d David Butler

          Hans Wollstein wrote, “Much better than its reputation, San Antonio, in glorious Technicolor, is a slam-bang, no-nonsense Western filled with stand-out action sequences and performances.  Although often negatively compared to Errol Flynn's earlier Warner epics [most notably Dodge City], San Antonio -- with sweeping tracking shots contrasted by more intimate but equally dramatic character delineation -- stands on [its] own merits.  The great Warner stock company, including French import Victor Francen and a quietly menacing Paul Kelly, adds to the overall tenor of the film, as does Max Steiner's grand score.  Garbed by Milo Anderson, heroine Alexis Smith is a sight for sore eyes and imbues her stock assignment with more gusto than you would ordinarily expect.  Among the other highlights are veteran B-Western Star Tom Tyler … and a climactic gunfight that seamlessly progresses from Francen's posh saloon into the streets to culminate, inevitably, in the ruined Alamo.  All, of course, staged to maximum effect by Director David Butler.”
And I know I’m going to get at least some flack for today’s film.  Choosing it over The Sea Hawk and Gentleman Jim;  perhaps especially Captain Blood?  

               Well, to start off, something personal.
Whenever I played cowboy as a kid -- am I of the last generation to play cowboy as a kid? -- I wore my gun backward because of Clay Hardin (Flynn’s character in this movie).  Sure, Wild Bill Elliott wore his that way first, and I knew that, but when I first saw this movie -- Flynn on this screen cooler in a cowboy hat than even Steve McQueen -- well that was it.  And, as I wrote in the Desperate Journey review, so many films resonate based on when you see them.  Yes, I “grew up” in the thirties and forties -- for those of you that knew my parents, these were the movies I watched growing up -- so these are the movies that genuinely mean something to me.  Seeing them as a kid?  You bet that stays with you.  So is Desperate Journey or San Antonio landmark cinema?  Up to you.  But there’s no doubt they’re both great movies.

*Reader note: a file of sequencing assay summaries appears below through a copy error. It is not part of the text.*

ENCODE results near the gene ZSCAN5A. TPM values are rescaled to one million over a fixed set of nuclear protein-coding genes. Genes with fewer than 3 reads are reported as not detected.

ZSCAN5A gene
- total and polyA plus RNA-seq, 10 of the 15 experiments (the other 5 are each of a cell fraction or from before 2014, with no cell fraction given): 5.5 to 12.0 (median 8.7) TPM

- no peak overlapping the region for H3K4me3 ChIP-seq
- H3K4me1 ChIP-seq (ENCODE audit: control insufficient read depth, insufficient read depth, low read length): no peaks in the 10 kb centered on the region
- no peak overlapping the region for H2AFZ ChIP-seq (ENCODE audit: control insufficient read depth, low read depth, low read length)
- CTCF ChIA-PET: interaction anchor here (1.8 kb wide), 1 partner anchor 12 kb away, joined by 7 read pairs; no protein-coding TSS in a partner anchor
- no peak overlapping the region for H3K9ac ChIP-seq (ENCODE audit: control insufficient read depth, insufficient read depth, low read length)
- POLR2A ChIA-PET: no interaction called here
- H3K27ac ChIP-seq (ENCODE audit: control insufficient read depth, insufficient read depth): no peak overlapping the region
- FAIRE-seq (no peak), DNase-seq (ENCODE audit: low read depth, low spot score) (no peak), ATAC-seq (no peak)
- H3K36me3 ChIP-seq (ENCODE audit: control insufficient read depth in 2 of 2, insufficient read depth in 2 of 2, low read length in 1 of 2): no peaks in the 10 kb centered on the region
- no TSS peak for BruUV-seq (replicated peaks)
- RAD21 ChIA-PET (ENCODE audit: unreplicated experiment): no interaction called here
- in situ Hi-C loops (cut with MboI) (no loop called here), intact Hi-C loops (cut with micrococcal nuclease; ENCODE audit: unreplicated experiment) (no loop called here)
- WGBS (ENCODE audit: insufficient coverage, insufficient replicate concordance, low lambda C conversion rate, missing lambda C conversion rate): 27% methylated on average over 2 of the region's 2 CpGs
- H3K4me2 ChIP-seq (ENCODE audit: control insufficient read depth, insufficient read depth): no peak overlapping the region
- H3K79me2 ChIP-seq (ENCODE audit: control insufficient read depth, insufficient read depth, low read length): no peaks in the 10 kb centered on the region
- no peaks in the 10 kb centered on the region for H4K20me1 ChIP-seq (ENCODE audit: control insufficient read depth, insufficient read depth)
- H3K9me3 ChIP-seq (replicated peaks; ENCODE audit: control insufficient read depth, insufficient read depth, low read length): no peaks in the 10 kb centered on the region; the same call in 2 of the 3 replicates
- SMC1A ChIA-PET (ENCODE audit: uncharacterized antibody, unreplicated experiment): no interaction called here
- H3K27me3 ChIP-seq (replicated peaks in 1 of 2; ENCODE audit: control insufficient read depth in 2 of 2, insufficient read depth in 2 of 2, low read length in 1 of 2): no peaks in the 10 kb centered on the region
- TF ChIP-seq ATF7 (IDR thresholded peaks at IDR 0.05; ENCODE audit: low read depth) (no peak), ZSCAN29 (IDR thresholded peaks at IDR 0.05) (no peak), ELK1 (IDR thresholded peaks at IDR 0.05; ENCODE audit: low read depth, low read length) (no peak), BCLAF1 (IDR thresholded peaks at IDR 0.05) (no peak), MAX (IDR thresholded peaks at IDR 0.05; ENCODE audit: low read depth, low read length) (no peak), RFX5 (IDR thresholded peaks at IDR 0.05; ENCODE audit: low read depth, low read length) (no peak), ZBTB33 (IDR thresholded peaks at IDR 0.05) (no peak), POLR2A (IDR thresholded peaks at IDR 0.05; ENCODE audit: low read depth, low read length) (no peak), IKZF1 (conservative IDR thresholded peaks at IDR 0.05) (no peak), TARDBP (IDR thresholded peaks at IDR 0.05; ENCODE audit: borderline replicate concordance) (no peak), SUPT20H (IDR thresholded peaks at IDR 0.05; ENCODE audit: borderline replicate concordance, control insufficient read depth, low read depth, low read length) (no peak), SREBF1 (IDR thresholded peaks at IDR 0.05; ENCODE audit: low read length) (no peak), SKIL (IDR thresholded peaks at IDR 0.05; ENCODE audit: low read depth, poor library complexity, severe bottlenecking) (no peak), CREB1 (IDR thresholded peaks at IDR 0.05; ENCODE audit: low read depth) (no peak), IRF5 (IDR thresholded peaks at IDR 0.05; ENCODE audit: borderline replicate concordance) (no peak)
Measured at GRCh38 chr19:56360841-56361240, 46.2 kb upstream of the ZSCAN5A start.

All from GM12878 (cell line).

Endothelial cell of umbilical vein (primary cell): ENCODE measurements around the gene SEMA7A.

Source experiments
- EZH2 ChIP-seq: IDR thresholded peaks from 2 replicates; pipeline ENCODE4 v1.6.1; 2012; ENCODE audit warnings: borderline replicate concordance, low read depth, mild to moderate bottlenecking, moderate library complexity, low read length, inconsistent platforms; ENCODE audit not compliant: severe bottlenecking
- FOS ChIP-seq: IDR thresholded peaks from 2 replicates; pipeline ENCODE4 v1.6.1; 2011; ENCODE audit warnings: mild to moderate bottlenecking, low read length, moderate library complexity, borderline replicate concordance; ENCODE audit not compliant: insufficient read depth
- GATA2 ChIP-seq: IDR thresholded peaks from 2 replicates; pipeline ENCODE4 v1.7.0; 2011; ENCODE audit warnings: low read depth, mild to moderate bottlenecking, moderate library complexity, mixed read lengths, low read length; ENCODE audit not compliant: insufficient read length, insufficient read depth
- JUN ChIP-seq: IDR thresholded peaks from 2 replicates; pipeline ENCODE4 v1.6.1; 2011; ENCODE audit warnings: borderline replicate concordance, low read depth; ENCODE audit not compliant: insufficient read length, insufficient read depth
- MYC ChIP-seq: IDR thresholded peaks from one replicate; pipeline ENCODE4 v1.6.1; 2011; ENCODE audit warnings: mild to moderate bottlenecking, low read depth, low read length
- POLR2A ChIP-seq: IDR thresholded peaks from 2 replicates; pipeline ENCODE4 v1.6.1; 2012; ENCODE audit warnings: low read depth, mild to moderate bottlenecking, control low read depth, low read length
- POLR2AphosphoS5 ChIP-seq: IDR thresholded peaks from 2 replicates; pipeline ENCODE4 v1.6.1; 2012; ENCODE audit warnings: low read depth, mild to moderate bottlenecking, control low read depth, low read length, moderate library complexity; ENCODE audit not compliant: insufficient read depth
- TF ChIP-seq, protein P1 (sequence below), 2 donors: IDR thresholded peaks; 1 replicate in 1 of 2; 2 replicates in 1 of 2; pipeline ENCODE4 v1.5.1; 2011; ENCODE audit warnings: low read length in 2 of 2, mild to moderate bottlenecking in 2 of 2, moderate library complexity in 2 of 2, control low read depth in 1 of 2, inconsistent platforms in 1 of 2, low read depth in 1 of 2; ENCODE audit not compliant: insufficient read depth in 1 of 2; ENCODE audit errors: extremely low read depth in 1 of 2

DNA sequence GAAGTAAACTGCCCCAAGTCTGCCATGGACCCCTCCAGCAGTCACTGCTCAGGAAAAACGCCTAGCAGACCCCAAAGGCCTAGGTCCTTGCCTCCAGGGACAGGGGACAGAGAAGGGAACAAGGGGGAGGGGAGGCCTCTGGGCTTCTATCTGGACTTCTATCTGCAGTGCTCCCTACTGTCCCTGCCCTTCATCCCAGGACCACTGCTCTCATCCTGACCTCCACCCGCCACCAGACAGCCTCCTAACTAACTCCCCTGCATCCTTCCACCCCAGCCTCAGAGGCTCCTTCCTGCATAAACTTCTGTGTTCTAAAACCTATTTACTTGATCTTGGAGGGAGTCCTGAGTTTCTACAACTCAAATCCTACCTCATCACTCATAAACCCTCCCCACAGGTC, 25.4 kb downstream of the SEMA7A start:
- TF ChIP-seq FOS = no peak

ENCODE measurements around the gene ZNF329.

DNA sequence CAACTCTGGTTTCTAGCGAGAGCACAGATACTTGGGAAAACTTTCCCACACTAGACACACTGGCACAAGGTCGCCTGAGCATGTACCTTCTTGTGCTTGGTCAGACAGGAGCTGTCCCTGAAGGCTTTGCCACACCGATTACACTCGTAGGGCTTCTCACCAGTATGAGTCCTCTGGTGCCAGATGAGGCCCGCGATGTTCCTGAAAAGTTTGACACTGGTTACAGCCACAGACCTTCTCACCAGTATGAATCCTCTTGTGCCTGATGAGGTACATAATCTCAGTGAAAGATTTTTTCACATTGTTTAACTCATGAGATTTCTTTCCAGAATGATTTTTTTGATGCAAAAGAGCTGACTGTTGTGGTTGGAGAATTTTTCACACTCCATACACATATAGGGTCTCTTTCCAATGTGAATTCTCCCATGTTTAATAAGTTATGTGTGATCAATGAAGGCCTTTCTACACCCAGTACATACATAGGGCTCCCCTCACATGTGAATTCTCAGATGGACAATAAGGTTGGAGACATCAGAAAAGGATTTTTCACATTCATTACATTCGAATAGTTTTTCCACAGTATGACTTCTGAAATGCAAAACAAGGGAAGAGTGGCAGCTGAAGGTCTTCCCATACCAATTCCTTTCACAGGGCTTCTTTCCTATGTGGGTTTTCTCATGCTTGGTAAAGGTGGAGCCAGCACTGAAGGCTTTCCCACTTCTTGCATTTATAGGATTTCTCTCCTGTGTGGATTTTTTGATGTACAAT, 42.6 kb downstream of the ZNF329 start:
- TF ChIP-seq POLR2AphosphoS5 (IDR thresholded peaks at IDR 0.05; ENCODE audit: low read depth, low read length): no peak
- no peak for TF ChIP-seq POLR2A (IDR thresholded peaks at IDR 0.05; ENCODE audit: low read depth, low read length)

And -- again as I wrote in my “Bob Hope Top 5” -- it isn’t always about the story as it is about the movie.  And this is Flynn's.  You know what a Woody Allen or James Bond is going to be before the opening credits roll.  That’s why you’re there.  (And, remember, they made sixty-six Hopalong Cassidy features -- sixty-six features -- so, sure, Hollywood had a handle on how to handle its stars.)  You pay your ticket because it’s theirs.  And Errol Flynn is the same way.  It’s a star vehicle of the thirties and forties.  “What are you going to see tonight?”  “The new Errol Flynn!”  And that was, wonderfully, enough. 
While San Antonio is often thought of as “light,” I think Director David Butler’s handling is spot-on for the kind of film it set out to be.  And, class, let’s read that again if we need to:  the kind of film it set out to be.  Even given the Writers they hired, Warner Bros didn’t set out to make The Gunfighter or The Searchers -- both stunning dramatics -- but rather an Errol Flynn western.  And what Flynn western would take itself too seriously?  (Again, I don’t consider They Died With Their Boots On a “Western.”)  Our film today has great story and action, but it’s the fun of it that makes it work so well;  viz Tom Tyler’s shoot-out.  And Butler -- coming from Bob Hope’s The Road To Morocco, You Got Me Covered and The Princess And The Pirate, as well as the oft-missed Kay Kyser hit You’ll Find Out (and great title, that) -- does a great job balancing the drama, action and humor.
Speaking of how they told the story, how about who?  After all, what write-up of mine wouldn’t touch on the back-stage?  Co-Writer Alan Le May started in films with none other than Cecil B. De Mille on North West Mounted Police.  And if that’s a great beginning, Mr. Le May would all but end with none other than John Ford on his classic The Searchers.  Co-Writer W.R. Burnett started in rewrites on the 1932 Scarface and would go on to write the novel and screenplay for High Sierra, the story for Yellow Sky and the classic The Great Escape.
If I get a complaint in these Top 5s of mine it’s that I’m too congratulatory.  But, again, I’m not doing A Critique, but commenting on my favorites of so-and-so.  So of course I come into them as a fan.  If I wanted to really critique something, well, I just wouldn’t enjoy it.  (Who wants to write-up five Brett Ratners?)  But I will acknowledge one of the major critiques of our film today, and that is its score.